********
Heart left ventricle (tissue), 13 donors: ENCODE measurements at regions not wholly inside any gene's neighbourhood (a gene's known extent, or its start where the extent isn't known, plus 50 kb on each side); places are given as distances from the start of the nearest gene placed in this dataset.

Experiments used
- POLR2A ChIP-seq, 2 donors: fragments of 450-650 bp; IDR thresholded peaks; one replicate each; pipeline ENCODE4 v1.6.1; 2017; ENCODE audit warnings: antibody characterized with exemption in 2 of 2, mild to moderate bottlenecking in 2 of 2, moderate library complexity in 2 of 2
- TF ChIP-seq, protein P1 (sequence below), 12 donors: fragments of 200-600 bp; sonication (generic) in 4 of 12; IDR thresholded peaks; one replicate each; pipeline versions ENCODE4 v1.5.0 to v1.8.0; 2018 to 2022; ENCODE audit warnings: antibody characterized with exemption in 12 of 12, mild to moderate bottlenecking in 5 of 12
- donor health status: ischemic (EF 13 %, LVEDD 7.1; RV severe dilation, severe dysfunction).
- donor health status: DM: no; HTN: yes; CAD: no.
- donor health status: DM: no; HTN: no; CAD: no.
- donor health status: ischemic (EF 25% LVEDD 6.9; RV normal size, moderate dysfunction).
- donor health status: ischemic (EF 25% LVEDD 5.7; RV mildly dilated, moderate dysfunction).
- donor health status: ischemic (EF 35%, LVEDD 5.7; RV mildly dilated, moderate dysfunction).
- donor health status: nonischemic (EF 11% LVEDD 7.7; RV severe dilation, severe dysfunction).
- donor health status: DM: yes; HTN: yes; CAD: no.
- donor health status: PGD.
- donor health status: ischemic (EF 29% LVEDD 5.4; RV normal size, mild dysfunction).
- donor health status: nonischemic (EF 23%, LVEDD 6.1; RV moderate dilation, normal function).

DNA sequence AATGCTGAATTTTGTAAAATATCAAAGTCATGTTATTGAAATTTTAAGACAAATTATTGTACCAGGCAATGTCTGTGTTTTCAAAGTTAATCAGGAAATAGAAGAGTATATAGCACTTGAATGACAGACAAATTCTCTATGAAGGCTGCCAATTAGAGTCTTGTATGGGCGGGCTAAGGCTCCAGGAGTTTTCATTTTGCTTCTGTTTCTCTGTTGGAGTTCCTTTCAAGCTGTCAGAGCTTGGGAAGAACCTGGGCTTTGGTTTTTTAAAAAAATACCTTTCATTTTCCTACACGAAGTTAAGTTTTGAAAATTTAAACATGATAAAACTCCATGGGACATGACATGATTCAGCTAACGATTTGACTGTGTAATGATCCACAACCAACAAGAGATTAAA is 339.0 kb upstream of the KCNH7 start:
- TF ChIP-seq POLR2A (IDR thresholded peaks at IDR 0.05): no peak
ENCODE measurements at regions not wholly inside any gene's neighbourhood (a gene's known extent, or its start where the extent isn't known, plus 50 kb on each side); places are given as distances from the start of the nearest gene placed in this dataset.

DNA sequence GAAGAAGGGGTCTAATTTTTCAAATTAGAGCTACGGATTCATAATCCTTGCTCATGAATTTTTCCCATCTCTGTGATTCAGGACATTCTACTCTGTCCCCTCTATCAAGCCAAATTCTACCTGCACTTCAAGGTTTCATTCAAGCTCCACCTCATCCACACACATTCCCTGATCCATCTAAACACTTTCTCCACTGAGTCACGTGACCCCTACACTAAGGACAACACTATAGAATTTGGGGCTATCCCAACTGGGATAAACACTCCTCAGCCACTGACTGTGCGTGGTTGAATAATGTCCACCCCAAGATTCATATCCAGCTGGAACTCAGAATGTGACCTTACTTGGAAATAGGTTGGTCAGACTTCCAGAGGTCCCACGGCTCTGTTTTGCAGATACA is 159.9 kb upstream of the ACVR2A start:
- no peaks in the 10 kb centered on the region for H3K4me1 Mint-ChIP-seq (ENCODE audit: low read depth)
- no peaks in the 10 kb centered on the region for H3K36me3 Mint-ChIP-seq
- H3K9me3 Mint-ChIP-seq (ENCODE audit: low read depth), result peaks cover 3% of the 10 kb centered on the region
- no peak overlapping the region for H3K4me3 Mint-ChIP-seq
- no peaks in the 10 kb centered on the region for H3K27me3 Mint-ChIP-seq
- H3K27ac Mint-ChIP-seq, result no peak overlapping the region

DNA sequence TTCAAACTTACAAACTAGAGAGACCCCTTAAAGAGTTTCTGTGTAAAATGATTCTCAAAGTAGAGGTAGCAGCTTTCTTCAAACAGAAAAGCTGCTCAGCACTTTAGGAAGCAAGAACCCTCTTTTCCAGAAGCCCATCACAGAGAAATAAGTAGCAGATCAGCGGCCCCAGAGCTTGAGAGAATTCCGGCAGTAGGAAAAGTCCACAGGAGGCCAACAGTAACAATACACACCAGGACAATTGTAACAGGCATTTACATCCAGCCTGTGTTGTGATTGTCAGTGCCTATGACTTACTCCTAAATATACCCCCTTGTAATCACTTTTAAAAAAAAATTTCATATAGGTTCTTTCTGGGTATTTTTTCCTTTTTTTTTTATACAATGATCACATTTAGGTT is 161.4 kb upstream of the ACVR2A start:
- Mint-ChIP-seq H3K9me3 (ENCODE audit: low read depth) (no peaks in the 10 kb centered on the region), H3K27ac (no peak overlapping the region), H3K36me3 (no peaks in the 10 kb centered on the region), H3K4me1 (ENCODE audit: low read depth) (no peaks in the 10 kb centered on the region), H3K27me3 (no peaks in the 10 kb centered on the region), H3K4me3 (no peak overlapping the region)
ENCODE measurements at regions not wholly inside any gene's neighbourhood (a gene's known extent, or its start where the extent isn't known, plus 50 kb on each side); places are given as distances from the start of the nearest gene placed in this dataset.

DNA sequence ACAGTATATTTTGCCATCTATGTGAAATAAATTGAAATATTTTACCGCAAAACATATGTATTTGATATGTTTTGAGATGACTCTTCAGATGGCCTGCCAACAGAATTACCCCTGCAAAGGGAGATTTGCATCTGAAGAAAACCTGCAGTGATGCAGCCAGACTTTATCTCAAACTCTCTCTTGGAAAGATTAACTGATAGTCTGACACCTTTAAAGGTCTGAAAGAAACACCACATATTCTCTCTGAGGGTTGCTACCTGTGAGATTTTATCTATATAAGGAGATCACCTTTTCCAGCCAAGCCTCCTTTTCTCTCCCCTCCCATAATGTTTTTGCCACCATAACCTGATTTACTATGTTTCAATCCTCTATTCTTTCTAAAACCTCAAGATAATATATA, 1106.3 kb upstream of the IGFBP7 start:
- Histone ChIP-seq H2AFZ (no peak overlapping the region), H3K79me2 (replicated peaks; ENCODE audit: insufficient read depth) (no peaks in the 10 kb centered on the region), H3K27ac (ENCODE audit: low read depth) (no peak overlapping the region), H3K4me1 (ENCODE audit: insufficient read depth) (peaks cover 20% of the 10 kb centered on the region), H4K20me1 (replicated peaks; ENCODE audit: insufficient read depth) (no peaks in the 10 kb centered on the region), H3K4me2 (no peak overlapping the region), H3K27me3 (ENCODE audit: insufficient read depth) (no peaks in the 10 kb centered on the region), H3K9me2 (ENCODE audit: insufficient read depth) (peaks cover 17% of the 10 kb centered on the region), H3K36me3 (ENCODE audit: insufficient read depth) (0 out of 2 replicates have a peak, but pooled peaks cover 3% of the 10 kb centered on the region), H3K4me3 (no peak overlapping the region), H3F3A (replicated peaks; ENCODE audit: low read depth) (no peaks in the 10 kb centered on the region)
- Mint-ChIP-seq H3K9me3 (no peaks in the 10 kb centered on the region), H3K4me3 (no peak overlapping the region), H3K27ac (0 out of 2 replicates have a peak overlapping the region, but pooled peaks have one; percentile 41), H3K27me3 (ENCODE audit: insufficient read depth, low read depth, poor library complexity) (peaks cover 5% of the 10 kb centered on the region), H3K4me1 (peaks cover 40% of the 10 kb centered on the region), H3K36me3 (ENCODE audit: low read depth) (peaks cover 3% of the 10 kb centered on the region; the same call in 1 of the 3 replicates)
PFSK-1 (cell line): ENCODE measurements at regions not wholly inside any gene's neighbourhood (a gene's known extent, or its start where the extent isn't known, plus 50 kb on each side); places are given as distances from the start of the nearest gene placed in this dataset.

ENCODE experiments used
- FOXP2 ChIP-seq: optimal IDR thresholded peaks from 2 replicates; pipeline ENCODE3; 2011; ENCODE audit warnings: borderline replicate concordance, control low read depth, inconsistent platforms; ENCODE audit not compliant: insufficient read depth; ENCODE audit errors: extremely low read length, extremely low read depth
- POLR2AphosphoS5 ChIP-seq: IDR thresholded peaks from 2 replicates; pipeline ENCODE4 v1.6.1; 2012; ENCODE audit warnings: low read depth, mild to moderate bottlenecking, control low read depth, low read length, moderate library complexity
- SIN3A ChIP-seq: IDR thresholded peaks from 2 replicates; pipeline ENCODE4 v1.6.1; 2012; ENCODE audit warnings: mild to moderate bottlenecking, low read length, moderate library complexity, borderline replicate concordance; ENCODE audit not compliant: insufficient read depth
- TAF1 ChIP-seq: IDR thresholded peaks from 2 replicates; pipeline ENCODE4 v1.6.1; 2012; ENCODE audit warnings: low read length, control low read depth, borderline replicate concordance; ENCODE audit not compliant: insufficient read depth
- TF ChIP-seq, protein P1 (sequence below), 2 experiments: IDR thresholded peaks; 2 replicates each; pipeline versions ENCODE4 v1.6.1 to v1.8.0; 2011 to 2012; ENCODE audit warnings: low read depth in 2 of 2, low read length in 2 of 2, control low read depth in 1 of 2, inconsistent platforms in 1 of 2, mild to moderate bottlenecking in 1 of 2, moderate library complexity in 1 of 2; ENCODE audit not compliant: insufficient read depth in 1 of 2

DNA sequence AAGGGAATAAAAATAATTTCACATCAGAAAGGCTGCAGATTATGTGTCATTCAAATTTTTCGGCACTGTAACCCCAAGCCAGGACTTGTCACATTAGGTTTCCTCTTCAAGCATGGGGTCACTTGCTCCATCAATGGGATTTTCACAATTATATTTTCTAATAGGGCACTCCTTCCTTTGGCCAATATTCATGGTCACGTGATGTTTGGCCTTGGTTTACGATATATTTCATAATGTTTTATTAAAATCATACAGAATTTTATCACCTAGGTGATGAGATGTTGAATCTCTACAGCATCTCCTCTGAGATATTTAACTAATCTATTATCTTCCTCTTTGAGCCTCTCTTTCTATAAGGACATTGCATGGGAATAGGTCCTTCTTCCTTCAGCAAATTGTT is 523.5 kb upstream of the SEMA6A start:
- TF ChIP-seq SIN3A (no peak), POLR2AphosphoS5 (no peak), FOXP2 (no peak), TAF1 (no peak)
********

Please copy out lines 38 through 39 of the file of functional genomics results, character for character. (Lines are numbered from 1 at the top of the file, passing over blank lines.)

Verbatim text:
- TF ChIP-seq, protein P1 (sequence below), 2 experiments: IDR thresholded peaks; 2 replicates each; pipeline versions ENCODE4 v1.6.1 to v1.8.0; 2011 to 2012; ENCODE audit warnings: low read depth in 2 of 2, low read length in 2 of 2, control low read depth in 1 of 2, inconsistent platforms in 1 of 2, mild to moderate bottlenecking in 1 of 2, moderate library complexity in 1 of 2; ENCODE audit not compliant: insufficient read depth in 1 of 2

DNA sequence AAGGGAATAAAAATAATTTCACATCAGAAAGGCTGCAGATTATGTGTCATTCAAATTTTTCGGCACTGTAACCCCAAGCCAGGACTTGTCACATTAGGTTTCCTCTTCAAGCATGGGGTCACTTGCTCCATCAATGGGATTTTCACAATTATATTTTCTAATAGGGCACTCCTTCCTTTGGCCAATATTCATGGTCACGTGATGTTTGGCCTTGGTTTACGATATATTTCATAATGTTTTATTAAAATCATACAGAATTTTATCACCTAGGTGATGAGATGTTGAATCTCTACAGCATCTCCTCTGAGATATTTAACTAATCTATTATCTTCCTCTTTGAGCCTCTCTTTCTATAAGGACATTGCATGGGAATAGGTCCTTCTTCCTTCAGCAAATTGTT is 523.5 kb upstream of the SEMA6A start: